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Head Start rally fun, informative

Tours, speech tests given at event for re-enrollment

POSTED: March 21, 2011 10:41 a.m.
Seraine Page/

Aaron Prowell and his son, Curtis Rife, fly kites during the Pre-K/Head Start and Early Head Start re-enrollment rally Friday morning. Prowell said he loves to come out to the school and help the teachers whenever he can.

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Students at the Liberty County Head Start and Early Head Start in Riceboro burned off energy Friday morning by flying kites, scurrying through tunnels and riding tricycles during the center’s re-enrollment rally.

"It’s always a pleasure to do anything with this school," parent Aaron Prowell said as he flew a kite with his son, Curtis Rife. "It’s been a tough challenge trying to keep them up with no wind. If you run fast enough, you can keep it up. It’s good exercise for us and the kids."

The Liberty Head Start/Pre-K/Early Head Start is an entity of the Coastal Georgia Area Community Action Authority Inc., which is a nonprofit community-action agency and a federally funded program, Deborah Humes, center supervisor said.

According to the center’s parent handbook, the Community Action Agencies were established under President Lyndon B. Johnson’s "War on Poverty" initiative.

"The agency’s primary funding sources are federal and state grants, including local contributions and support from organizations such as the United Way," according to the handbook.

"Our program is designed to provide the children the opportunity to develop to their maximum potential," Humes said of the program that serves 182 families and children. "We are a low-income-based program,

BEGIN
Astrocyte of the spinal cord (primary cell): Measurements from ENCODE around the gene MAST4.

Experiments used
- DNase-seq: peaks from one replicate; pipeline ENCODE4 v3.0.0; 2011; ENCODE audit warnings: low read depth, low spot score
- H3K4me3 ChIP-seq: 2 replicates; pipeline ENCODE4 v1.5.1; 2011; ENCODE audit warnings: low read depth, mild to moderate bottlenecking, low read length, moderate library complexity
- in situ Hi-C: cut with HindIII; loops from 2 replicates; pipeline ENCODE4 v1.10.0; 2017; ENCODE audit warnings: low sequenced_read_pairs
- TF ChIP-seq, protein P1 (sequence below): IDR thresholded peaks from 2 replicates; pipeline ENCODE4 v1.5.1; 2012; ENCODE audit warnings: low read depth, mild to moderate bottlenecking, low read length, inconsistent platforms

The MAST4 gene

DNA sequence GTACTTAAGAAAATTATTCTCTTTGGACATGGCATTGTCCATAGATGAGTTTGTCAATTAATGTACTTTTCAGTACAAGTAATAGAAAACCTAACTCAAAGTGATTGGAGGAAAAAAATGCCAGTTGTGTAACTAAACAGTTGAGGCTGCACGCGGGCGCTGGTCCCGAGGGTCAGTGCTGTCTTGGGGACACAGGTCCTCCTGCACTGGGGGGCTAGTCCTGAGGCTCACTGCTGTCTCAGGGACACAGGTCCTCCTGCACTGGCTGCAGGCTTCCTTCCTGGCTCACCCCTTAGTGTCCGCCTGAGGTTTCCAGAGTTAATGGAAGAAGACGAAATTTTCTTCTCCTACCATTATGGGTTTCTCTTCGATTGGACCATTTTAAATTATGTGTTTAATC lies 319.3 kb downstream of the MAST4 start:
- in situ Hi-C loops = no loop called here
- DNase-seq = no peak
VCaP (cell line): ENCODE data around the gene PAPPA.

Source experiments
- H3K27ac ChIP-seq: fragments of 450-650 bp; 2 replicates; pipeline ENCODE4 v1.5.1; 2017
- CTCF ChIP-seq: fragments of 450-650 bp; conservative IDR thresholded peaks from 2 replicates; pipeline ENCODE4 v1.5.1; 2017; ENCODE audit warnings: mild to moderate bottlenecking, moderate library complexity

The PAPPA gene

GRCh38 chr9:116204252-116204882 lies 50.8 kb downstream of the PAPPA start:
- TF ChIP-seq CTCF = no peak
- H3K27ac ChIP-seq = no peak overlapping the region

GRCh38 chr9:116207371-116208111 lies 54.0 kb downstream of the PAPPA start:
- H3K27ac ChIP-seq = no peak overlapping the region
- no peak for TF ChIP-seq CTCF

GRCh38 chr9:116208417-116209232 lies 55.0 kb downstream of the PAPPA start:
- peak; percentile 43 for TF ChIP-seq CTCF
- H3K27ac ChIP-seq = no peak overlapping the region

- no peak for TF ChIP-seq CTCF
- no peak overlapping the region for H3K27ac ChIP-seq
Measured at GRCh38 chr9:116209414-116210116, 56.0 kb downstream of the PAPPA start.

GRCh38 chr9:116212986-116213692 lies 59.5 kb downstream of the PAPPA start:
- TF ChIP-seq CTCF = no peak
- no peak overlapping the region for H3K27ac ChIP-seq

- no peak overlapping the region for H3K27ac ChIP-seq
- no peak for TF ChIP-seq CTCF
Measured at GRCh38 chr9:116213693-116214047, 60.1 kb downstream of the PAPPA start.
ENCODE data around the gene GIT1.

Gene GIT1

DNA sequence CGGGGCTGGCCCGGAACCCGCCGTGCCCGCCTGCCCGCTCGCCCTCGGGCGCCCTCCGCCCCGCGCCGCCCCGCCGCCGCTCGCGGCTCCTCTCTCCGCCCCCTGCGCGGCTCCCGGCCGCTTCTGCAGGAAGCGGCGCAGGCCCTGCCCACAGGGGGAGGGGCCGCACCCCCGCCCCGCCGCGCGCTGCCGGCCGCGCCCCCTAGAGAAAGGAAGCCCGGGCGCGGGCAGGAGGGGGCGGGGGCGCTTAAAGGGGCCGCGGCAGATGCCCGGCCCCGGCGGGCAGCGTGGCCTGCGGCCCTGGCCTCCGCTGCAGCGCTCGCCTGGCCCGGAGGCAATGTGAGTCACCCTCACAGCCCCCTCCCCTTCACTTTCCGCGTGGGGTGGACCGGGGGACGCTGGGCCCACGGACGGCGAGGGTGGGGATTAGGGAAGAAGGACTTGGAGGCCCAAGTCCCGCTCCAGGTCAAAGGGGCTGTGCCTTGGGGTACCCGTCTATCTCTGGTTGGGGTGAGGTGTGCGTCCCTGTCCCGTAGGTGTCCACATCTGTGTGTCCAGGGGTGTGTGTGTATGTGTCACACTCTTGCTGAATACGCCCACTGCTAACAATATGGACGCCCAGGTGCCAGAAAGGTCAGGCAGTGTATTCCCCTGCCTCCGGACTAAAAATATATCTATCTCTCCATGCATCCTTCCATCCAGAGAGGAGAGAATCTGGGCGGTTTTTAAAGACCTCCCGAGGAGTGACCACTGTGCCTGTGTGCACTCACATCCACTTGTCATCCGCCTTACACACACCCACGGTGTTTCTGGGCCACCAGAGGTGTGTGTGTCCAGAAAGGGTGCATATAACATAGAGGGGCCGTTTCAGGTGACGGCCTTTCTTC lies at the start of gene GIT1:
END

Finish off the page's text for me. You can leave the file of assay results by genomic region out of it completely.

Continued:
however, all students’ — regardless of income status — names must appear on our waiting list in order to be contacted for enrollment."

The program offers services for pregnant mothers, infants and special-needs children as old as 5. The center has 10 classes on campus that are divided into age groups, Humes said.

Throughout the day, parents looking to enroll their children were given tours of the
facility. Speech pathologist Leslie Johnson talked with attendees and conducted speech testing before enrolling students into the program. Humes said the goal is to have a full enrollment status by May 2.

"This morning has been a regular morning for us," teacher Teddra Jakes said as her 3- and 4-year-olds played in a colorful pop-up tunnel. "They enjoy it a lot."

Jakes said she also was happy to see parents — mostly fathers — involved in the morning yard activities with students at the center.

"In my classroom, they’re really involved," Jakes said. "If it’s a big deal to me, it is a big deal to the students because they hear about it all week long.


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